The long-term effect of the increasing obesity epidemic is one of the most closely watched and actively debated issues in public health today.1 Because of the diverse consequences of obesity, there is concern that it could reverse many of the public health successes that have occurred in recent decades and could erode the overall health status of people in the United States. The strongest validation of this fear to date is the increase in the prevalence and incidence of diabetes, which have unabatedly paralleled obesity trends.2- 4 The effect of obesity on overall mortality, cardiovascular disease (CVD), and related risk factors, however, has been weaker and may have diminished over time.4- 7 The differing influence of obesity on diabetes and CVD reveals the complex nature of chronic disease epidemics and the degree to which their effects can be influenced by the capacity of public health to respond.
Register and get free email Table of Contents alerts, saved searches, PowerPoint downloads, CME quizzes, and more
Subscribe for full-text access to content from 1998 forward and a host of useful features
Activate your current subscription (AMA members and current subscribers)
Purchase Online Access to this article for 24 hours
Country-Specific Mortality and Growth Failure in Infancy and Yound Children and Association With Material Stature
Use interactive graphics and maps to view and sort country-specific infant and early dhildhood mortality and growth failure data and their association with maternal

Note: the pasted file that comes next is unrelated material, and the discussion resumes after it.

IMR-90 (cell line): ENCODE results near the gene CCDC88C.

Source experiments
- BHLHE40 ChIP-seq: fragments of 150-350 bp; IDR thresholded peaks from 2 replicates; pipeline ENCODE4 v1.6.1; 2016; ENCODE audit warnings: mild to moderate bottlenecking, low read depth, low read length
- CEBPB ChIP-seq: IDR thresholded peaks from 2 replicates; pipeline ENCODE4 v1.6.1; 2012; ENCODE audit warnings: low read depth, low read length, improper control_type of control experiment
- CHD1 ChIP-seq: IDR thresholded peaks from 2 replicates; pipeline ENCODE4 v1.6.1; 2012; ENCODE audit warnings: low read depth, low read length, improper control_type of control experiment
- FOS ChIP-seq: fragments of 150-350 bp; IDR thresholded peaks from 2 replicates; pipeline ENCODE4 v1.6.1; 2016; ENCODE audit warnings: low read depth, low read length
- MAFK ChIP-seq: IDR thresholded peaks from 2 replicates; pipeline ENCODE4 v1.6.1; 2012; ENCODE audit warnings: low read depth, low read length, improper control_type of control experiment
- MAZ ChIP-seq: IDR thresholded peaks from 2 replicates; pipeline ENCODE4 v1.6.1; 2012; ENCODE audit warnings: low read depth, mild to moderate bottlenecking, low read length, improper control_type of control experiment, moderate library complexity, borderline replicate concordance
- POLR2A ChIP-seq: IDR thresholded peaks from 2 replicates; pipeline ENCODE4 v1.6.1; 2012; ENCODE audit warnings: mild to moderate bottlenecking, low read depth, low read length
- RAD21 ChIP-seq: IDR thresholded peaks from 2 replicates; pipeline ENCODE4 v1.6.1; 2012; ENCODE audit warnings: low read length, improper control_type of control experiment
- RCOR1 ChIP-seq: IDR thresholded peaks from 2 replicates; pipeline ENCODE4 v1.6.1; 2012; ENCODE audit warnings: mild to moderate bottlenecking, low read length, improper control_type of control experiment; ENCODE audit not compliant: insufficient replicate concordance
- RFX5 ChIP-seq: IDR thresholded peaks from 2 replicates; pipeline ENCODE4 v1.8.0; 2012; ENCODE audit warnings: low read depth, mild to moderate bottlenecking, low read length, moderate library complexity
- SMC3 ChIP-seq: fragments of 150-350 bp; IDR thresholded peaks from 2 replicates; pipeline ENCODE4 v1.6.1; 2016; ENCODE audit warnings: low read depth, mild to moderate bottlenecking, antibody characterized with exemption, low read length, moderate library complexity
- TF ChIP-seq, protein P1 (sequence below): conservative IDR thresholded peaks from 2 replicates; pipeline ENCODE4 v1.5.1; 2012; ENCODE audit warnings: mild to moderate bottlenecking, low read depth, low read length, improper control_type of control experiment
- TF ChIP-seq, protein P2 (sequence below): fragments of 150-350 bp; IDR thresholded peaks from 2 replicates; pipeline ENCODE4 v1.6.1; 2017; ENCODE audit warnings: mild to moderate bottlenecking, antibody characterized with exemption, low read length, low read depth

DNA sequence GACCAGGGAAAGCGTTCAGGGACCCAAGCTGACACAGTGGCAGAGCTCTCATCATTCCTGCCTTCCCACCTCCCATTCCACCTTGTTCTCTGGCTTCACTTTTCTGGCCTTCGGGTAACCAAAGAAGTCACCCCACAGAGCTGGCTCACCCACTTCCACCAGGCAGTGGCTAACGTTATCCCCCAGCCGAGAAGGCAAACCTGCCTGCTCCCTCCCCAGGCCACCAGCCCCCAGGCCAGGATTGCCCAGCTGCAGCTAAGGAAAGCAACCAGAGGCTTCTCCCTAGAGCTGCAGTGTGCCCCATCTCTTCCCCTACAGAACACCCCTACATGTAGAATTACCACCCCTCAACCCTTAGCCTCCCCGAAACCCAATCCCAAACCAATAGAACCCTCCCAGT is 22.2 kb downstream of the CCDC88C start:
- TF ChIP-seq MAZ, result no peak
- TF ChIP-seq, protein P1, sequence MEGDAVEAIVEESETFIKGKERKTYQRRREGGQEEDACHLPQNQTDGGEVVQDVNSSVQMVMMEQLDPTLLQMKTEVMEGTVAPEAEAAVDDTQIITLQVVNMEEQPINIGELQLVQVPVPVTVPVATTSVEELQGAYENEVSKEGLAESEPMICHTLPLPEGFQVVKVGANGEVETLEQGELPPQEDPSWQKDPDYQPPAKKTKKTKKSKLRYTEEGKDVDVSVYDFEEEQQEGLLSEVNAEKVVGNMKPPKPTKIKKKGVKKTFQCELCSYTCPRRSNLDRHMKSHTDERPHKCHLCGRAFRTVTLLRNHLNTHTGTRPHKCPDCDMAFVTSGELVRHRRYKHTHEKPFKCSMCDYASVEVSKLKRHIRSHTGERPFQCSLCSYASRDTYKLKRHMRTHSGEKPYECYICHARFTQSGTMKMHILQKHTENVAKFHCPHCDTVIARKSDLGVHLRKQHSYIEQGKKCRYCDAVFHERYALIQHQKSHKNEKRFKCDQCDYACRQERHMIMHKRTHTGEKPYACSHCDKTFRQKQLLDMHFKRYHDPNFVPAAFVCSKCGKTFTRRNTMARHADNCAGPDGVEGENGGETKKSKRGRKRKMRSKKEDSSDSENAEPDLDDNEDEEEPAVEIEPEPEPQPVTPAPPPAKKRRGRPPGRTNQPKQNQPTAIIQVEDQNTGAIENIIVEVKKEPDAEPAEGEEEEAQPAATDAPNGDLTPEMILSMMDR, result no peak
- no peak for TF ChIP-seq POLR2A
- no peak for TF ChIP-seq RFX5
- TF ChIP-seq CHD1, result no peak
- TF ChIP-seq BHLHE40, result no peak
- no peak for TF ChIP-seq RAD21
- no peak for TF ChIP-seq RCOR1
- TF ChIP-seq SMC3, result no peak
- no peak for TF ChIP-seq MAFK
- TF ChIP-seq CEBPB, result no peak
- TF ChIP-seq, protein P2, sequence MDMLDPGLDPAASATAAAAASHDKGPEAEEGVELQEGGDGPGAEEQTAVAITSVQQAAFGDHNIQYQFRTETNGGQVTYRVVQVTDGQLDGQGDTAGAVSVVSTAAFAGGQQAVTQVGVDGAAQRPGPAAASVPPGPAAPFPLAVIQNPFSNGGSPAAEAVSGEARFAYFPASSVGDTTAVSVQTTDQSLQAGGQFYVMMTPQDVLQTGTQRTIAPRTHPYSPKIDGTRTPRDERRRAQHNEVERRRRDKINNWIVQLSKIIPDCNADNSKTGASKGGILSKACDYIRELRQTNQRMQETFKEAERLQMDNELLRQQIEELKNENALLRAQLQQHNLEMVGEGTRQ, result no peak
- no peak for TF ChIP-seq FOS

Some tools below are only available to our subscribers or users with an online account.
Download citation file:
Web of Science® Times Cited: 16
Customize your page view by dragging & repositioning the boxes below.
More Listings atJAMACareerCenter.com >
and access these and other features:
Enter your username and email address. We'll send you a link to reset your password.
Enter your username and email address. We'll send instructions on how to reset your password to the email address we have on record.
Athens and Shibboleth are access management services that provide single sign-on to protected resources. They replace the multiple user names and passwords necessary to access subscription-based content with a single user name and password that can be entered once per session. It operates independently of a user's location or IP address. If your institution uses Athens or Shibboleth authentication, please contact your site administrator to receive your user name and password.